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The court typically finalises cases before it and goes into recess at the end of June or early July. The latest rulings came as the campaign season heats up ahead of federal elections in November, with abortion a top issue for voters.

Here's what to know:

What abortion-related cases is the Court ruling on?

Two years on from the landmark ruling to scrap a national right to abortion, related cases have all been closely watched.

The Idaho ruling is over a near-total abortion ban in the state that it says is in conflict with a federal law, the Emergency Medical Treatment and Labor Act (EMTALA), that is supposed to guarantee a right to emergency care.

President Joe Biden's administration sued Idaho over its abortion ban, which has an exception allowing for an abortion to save a woman's life. Idaho officials appealed a ruling by a lower court that said federal law trumps state law when they conflict.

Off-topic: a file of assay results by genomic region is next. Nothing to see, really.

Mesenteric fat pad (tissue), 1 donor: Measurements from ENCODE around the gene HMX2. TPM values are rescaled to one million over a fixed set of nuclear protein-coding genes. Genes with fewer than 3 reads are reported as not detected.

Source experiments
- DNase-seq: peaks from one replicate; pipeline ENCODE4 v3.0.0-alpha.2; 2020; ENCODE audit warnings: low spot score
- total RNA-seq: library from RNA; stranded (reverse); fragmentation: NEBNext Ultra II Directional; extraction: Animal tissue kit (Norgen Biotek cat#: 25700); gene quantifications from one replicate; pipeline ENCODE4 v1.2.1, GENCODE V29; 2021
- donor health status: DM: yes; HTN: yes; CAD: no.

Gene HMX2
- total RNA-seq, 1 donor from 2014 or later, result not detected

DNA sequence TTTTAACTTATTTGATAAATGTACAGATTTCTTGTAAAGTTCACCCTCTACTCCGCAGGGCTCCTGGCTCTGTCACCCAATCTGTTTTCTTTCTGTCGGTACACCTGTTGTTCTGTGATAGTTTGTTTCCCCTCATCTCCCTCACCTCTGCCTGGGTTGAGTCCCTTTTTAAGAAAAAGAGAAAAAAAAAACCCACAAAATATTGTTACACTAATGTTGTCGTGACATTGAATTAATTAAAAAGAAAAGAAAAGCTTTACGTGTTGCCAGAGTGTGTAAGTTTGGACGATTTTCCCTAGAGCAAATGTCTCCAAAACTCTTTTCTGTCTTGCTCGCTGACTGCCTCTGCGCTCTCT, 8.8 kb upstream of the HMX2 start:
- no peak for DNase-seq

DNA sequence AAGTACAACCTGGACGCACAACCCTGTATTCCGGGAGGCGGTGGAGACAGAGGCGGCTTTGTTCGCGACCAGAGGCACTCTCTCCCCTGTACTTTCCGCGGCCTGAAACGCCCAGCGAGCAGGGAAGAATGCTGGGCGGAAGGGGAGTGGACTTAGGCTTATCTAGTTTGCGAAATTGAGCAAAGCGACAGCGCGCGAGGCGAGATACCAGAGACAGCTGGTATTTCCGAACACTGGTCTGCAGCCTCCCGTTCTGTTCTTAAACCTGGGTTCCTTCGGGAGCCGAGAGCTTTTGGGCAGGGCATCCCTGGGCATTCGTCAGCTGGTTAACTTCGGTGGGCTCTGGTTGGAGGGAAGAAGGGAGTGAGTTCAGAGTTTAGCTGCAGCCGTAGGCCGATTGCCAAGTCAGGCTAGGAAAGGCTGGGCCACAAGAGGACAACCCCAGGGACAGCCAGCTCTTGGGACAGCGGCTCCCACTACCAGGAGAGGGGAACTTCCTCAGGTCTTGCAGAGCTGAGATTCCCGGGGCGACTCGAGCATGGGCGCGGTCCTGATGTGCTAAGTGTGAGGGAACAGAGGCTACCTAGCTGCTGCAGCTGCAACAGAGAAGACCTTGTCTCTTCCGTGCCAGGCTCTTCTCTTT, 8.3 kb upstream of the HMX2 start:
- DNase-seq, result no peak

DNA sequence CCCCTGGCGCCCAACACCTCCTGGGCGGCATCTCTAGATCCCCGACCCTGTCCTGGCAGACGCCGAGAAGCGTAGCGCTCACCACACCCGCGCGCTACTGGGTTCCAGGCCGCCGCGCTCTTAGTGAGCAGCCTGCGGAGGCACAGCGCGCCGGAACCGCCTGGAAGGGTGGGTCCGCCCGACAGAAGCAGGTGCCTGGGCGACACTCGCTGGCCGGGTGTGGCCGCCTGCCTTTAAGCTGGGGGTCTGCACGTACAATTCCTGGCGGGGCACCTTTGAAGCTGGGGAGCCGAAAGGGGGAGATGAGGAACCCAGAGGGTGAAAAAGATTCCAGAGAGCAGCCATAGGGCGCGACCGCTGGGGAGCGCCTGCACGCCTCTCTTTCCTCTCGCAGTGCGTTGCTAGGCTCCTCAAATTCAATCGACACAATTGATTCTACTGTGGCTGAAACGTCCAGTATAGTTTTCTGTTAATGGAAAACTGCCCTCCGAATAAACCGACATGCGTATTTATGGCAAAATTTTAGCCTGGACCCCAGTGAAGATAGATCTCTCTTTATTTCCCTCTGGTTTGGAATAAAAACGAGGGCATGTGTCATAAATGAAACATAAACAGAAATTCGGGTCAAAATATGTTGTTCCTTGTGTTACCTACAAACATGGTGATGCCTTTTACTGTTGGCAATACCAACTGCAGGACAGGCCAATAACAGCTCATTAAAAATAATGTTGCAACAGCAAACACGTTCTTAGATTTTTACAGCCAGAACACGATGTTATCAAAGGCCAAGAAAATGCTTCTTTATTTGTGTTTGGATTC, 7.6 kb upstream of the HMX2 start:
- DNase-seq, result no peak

Justices turned aside the case and returned the matter to lower courts, in the opinion issued on June 27.

The ruling means that hospitals in the state will be able to provide emergency abortions.

Abortion rights supporter and anti-abortion activists square off on the day the Supreme Court justices hear oral arguments over the legality of Idaho's Republican-backed, near-total abortion ban in medical-emergency situations, at the U.S. Supreme Court in Washington, U.S., April 24, 2024. REUTERS/Kevin Lamarque

Abortion rights supporter and anti-abortion activists square off on the day the Supreme Court justices hear oral arguments over the legality of Idaho's Republican-backed, near-total abortion ban in medical-emergency situations, at the U.S. Supreme Court in Washington, U.S., April 24, 2024. REUTERS/Kevin Lamarque